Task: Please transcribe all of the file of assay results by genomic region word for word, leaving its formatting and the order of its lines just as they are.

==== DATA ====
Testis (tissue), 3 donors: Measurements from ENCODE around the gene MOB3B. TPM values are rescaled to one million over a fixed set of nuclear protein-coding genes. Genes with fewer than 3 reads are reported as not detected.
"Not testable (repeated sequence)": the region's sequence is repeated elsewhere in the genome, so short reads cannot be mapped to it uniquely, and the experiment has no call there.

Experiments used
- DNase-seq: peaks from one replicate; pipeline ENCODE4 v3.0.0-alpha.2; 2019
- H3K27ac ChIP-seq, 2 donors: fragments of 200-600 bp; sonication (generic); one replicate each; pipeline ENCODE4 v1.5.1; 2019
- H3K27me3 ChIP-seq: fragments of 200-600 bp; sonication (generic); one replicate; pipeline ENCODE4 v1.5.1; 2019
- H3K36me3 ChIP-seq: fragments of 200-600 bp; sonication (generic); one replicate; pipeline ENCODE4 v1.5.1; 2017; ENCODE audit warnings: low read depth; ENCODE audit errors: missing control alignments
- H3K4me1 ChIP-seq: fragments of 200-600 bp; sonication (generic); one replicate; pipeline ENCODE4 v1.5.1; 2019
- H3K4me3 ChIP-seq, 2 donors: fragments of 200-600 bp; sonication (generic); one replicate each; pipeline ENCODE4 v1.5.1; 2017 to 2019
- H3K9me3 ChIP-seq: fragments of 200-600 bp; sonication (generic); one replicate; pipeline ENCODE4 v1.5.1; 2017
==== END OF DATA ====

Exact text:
Testis (tissue), 3 donors: Measurements from ENCODE around the gene MOB3B. TPM values are rescaled to one million over a fixed set of nuclear protein-coding genes. Genes with fewer than 3 reads are reported as not detected.
"Not testable (repeated sequence)": the region's sequence is repeated elsewhere in the genome, so short reads cannot be mapped to it uniquely, and the experiment has no call there.

Experiments used
- DNase-seq: peaks from one replicate; pipeline ENCODE4 v3.0.0-alpha.2; 2019
- H3K27ac ChIP-seq, 2 donors: fragments of 200-600 bp; sonication (generic); one replicate each; pipeline ENCODE4 v1.5.1; 2019
- H3K27me3 ChIP-seq: fragments of 200-600 bp; sonication (generic); one replicate; pipeline ENCODE4 v1.5.1; 2019
- H3K36me3 ChIP-seq: fragments of 200-600 bp; sonication (generic); one replicate; pipeline ENCODE4 v1.5.1; 2017; ENCODE audit warnings: low read depth; ENCODE audit errors: missing control alignments
- H3K4me1 ChIP-seq: fragments of 200-600 bp; sonication (generic); one replicate; pipeline ENCODE4 v1.5.1; 2019
- H3K4me3 ChIP-seq, 2 donors: fragments of 200-600 bp; sonication (generic); one replicate each; pipeline ENCODE4 v1.5.1; 2017 to 2019
- H3K9me3 ChIP-seq: fragments of 200-600 bp; sonication (generic); one replicate; pipeline ENCODE4 v1.5.1; 2017